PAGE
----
Learn about Hadoop file system counters
I want to know about file system counters in Hadoop.
Here are the counters for the jobs I ran.
In every job I run, I observed that the number of mapped file bytes read was almost equal to the number of HDFS bytes read. And I observed that the number of file bytes written by Map is the sum of the number of file bytes read by Mapper and the number of HDFS bytes. Please help! Are local files and HDFS reading the same data, and both are being written to the local file system during the mapping phase?
So the answer is really what you noticed is job-specific. The mapper/reducer will write more or fewer bytes to the local file than HDFS, depending on the job.
In your mapper case, you read similar amounts of data from local and HDFS locations, which is fine. Your Mapper code happens to need to read the same amount of data locally as it does from HDFS. Most of the time, Mappers is used to analyze larger amounts of data than its RAM, so it’s not surprising to see that it might write data fetched from HDFS to a local drive. The number of bytes read from HDFS and locally doesn’t always look like the sum of the local write sizes (not even in your case).
This is an example using TeraSort, with 100G data and 1 billion key/value pairs.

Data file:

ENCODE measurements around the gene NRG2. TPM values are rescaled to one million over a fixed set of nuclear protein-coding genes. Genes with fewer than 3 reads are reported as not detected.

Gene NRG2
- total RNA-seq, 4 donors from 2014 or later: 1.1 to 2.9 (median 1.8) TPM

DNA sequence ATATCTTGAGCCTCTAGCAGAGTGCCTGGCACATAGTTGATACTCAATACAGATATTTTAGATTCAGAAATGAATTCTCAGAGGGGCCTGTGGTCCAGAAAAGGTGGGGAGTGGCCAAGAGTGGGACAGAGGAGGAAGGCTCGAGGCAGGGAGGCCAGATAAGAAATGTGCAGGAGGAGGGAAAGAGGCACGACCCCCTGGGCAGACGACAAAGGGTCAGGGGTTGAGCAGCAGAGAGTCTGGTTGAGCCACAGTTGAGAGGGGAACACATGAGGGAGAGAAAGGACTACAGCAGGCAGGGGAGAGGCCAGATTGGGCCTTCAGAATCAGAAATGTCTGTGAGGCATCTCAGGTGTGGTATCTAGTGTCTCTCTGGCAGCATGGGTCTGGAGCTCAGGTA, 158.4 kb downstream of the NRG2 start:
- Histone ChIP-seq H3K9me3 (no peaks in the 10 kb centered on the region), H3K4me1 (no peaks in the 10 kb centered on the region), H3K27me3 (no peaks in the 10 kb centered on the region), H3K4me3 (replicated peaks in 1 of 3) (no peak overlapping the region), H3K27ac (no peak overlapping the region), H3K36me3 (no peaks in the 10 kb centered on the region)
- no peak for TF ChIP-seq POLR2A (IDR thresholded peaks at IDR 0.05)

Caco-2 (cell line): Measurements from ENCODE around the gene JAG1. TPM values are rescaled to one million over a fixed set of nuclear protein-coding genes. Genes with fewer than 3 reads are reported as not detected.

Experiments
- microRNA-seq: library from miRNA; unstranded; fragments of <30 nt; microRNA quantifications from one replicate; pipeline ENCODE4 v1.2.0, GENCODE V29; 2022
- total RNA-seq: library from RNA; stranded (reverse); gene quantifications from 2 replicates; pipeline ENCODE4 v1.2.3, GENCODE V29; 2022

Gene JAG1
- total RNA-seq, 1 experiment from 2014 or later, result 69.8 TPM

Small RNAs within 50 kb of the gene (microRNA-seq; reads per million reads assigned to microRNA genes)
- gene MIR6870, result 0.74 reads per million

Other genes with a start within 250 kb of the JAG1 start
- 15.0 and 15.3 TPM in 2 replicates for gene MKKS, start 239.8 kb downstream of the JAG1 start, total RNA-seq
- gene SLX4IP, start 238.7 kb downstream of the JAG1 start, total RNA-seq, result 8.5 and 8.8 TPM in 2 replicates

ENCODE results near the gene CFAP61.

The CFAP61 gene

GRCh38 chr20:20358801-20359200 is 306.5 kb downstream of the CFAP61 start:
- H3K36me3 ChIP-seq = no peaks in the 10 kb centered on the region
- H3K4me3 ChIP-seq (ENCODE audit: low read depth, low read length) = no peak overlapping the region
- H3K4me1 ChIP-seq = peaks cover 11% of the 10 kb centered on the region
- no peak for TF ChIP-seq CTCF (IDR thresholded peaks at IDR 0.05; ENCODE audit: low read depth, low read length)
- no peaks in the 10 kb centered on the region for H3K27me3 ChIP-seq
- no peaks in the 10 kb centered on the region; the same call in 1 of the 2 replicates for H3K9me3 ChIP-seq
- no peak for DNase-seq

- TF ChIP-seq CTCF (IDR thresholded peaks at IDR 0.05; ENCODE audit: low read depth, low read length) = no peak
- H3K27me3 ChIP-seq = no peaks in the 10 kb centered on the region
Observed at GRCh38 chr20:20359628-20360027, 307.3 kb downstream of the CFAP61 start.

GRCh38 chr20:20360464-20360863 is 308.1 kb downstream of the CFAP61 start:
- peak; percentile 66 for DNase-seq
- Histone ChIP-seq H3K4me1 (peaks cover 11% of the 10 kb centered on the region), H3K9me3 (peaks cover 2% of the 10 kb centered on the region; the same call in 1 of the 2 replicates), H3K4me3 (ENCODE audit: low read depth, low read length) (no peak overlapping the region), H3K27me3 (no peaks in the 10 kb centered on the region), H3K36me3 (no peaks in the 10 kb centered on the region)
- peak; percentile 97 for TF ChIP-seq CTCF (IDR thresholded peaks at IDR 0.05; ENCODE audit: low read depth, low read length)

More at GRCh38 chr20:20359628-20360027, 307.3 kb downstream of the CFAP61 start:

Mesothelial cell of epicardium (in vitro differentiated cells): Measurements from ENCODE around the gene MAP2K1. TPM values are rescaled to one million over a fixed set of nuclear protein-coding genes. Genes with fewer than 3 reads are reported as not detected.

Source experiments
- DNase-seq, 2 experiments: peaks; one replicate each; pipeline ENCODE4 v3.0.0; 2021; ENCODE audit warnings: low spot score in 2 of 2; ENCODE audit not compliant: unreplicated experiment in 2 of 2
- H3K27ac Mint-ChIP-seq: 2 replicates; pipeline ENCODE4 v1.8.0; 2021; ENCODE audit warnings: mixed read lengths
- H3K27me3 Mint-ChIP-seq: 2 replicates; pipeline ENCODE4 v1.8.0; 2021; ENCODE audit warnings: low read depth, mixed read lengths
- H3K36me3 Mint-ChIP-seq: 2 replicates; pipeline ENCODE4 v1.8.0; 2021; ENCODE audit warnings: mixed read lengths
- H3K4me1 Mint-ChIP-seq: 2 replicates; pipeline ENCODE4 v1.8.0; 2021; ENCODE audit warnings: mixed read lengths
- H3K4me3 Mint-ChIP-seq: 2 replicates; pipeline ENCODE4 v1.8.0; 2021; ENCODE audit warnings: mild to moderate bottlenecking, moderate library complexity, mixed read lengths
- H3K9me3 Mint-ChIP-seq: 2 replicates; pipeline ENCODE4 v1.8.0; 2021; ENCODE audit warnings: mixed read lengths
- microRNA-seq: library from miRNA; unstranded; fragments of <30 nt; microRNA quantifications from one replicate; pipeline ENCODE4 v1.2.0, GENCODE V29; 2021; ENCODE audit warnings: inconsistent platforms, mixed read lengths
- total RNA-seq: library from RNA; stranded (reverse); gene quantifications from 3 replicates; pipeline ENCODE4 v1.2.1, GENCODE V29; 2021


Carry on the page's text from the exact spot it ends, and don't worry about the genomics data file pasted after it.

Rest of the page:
File System Counters FILE: Number of bytes read=219712810984 FILE: Number of bytes written=312072614456 FILE: Number of read operations=0 FILE: Number of large read operations=0 FILE: Number of write operations=0 HDFS: Number of bytes read=100000061008 HDFS: Number of bytes written=100000000000 HDFS: Number of read operations=2976 HDFS: Number of large read operations=0
Notes. The number of bytes read and written from HDFS is almost exactly 100G. This is because 100G needs to be sorted, and the final sorted file needs to be written. Also note that it requires a lot of local read/write operations to save and sort the data, 2x and 3x the amount of data it reads!
One last point, unless you just want to run a job and don’t care about the outcome. The number of HDFS bytes written should never be 0, and yours is